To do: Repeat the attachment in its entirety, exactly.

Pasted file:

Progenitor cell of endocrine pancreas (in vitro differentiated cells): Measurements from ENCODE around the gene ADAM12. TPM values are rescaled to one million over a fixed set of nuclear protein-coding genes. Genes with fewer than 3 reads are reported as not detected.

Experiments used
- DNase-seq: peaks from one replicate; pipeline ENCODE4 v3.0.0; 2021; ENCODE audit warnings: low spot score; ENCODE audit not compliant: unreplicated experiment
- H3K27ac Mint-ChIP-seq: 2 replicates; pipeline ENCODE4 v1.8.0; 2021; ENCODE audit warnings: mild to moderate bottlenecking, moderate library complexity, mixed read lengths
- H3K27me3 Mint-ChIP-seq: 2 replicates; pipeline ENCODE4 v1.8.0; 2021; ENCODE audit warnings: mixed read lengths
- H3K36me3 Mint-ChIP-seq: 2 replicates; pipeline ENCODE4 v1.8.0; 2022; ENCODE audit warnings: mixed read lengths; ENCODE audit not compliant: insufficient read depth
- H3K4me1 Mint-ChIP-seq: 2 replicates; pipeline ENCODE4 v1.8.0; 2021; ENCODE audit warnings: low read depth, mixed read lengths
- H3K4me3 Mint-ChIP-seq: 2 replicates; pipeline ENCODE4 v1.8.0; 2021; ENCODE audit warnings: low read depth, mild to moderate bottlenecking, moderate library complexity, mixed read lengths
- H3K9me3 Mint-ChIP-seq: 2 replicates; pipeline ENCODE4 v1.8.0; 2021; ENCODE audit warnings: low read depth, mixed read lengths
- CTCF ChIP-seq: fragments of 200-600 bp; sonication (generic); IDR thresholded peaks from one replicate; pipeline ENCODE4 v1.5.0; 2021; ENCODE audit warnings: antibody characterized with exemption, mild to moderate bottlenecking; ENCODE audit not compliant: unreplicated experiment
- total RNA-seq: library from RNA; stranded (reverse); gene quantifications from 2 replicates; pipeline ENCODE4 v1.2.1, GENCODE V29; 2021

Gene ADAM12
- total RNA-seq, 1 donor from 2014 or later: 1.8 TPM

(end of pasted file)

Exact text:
Progenitor cell of endocrine pancreas (in vitro differentiated cells): Measurements from ENCODE around the gene ADAM12. TPM values are rescaled to one million over a fixed set of nuclear protein-coding genes. Genes with fewer than 3 reads are reported as not detected.

Experiments used
- DNase-seq: peaks from one replicate; pipeline ENCODE4 v3.0.0; 2021; ENCODE audit warnings: low spot score; ENCODE audit not compliant: unreplicated experiment
- H3K27ac Mint-ChIP-seq: 2 replicates; pipeline ENCODE4 v1.8.0; 2021; ENCODE audit warnings: mild to moderate bottlenecking, moderate library complexity, mixed read lengths
- H3K27me3 Mint-ChIP-seq: 2 replicates; pipeline ENCODE4 v1.8.0; 2021; ENCODE audit warnings: mixed read lengths
- H3K36me3 Mint-ChIP-seq: 2 replicates; pipeline ENCODE4 v1.8.0; 2022; ENCODE audit warnings: mixed read lengths; ENCODE audit not compliant: insufficient read depth
- H3K4me1 Mint-ChIP-seq: 2 replicates; pipeline ENCODE4 v1.8.0; 2021; ENCODE audit warnings: low read depth, mixed read lengths
- H3K4me3 Mint-ChIP-seq: 2 replicates; pipeline ENCODE4 v1.8.0; 2021; ENCODE audit warnings: low read depth, mild to moderate bottlenecking, moderate library complexity, mixed read lengths
- H3K9me3 Mint-ChIP-seq: 2 replicates; pipeline ENCODE4 v1.8.0; 2021; ENCODE audit warnings: low read depth, mixed read lengths
- CTCF ChIP-seq: fragments of 200-600 bp; sonication (generic); IDR thresholded peaks from one replicate; pipeline ENCODE4 v1.5.0; 2021; ENCODE audit warnings: antibody characterized with exemption, mild to moderate bottlenecking; ENCODE audit not compliant: unreplicated experiment
- total RNA-seq: library from RNA; stranded (reverse); gene quantifications from 2 replicates; pipeline ENCODE4 v1.2.1, GENCODE V29; 2021

Gene ADAM12
- total RNA-seq, 1 donor from 2014 or later: 1.8 TPM